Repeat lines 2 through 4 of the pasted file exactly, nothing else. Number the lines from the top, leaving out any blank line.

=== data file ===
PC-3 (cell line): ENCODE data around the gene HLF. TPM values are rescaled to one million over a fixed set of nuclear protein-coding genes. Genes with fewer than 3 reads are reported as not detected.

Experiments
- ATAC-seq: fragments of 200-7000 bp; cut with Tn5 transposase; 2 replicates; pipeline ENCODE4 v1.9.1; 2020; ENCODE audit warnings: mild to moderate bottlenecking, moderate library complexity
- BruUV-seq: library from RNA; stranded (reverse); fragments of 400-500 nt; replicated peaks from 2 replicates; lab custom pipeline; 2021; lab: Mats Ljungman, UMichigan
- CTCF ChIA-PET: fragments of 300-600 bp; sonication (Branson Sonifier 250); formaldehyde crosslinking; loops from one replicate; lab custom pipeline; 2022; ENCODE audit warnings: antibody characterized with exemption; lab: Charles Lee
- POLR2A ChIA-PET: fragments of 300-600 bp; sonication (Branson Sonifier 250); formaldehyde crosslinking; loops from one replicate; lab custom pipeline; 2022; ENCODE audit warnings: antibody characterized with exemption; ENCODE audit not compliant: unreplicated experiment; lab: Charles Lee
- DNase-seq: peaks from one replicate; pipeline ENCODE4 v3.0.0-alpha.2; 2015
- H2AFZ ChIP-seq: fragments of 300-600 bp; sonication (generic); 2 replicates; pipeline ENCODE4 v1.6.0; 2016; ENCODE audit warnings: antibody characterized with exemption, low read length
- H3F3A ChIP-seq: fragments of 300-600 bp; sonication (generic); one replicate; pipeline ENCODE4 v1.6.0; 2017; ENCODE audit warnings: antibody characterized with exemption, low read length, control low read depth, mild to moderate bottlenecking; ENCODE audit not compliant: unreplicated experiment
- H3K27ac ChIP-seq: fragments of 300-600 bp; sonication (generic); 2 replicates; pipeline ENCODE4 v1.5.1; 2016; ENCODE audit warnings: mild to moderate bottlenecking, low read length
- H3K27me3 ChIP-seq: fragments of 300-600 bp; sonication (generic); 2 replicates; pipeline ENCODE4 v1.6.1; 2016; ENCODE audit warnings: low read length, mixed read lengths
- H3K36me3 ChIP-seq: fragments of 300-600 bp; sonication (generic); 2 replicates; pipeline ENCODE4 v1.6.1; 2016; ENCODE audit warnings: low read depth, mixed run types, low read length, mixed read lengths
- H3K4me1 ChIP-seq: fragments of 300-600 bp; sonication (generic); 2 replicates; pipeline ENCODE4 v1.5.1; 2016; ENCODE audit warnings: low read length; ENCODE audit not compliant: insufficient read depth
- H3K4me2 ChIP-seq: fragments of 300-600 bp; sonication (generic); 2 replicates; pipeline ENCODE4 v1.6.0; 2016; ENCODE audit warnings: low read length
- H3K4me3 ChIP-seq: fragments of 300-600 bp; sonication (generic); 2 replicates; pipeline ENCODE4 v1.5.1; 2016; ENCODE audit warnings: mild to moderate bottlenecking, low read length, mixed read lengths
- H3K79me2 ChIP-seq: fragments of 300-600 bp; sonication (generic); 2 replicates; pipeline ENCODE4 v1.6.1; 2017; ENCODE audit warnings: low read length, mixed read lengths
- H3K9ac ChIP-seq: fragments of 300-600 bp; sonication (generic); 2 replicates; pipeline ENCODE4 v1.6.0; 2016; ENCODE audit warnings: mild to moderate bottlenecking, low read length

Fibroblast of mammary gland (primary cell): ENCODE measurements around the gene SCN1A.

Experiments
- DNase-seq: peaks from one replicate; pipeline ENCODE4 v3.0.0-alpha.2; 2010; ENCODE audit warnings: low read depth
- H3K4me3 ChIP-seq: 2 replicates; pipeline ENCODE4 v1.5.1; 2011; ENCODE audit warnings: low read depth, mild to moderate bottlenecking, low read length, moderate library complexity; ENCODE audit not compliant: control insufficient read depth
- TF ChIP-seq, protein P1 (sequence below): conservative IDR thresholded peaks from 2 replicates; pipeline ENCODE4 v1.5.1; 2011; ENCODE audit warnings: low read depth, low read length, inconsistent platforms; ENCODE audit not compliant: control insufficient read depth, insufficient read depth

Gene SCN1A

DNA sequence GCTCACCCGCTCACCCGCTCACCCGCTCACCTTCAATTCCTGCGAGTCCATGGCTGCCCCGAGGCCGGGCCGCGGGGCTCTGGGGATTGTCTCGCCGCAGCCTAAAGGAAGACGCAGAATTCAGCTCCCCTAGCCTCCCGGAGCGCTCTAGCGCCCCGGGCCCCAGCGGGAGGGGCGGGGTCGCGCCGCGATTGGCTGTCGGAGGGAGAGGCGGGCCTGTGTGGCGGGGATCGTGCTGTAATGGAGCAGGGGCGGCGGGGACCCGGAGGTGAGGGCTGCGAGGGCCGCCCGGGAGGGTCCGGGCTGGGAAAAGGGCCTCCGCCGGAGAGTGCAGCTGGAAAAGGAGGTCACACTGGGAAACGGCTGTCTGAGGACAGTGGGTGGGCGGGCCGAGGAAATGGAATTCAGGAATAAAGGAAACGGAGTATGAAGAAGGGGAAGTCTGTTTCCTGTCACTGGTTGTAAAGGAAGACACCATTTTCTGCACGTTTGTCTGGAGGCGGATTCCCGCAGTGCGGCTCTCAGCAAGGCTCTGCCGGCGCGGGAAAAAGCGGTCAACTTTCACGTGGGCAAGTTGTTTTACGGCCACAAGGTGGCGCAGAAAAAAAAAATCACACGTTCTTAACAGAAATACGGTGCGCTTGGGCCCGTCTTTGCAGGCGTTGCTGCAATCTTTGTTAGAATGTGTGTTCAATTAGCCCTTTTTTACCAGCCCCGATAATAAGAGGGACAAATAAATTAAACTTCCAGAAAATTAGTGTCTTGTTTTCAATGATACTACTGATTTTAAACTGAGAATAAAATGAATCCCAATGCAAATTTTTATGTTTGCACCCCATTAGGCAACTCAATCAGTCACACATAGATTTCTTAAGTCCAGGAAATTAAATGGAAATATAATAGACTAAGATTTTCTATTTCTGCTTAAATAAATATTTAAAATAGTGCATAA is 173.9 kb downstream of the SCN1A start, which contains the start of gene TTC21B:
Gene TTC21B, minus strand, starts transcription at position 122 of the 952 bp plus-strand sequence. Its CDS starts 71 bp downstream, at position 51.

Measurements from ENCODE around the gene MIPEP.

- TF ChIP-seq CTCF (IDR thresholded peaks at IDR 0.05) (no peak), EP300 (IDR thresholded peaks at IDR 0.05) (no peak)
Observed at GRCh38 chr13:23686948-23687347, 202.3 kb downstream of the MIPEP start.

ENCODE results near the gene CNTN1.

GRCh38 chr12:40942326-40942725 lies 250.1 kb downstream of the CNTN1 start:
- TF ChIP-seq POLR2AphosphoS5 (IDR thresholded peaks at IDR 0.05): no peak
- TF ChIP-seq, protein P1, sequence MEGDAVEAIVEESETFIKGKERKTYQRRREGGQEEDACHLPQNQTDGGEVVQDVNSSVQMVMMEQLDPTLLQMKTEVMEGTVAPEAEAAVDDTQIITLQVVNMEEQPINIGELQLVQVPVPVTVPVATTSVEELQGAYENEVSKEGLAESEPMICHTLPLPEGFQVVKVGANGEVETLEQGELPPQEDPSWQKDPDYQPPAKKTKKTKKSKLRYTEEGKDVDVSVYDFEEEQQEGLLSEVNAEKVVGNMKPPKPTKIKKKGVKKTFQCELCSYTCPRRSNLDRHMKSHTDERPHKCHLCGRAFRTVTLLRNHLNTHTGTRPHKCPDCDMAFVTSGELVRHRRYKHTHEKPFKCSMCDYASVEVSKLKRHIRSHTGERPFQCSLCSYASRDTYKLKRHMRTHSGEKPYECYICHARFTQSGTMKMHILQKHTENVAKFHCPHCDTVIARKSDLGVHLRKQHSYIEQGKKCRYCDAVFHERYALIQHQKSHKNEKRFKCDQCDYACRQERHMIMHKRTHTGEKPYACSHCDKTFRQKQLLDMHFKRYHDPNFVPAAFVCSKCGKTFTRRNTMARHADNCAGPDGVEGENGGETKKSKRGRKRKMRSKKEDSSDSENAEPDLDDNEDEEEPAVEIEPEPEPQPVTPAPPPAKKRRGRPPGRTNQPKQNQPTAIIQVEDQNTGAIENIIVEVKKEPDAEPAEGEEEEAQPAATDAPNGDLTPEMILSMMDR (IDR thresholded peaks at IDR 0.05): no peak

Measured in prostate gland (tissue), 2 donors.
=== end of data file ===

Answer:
Experiments
- ATAC-seq: fragments of 200-7000 bp; cut with Tn5 transposase; 2 replicates; pipeline ENCODE4 v1.9.1; 2020; ENCODE audit warnings: mild to moderate bottlenecking, moderate library complexity
- BruUV-seq: library from RNA; stranded (reverse); fragments of 400-500 nt; replicated peaks from 2 replicates; lab custom pipeline; 2021; lab: Mats Ljungman, UMichigan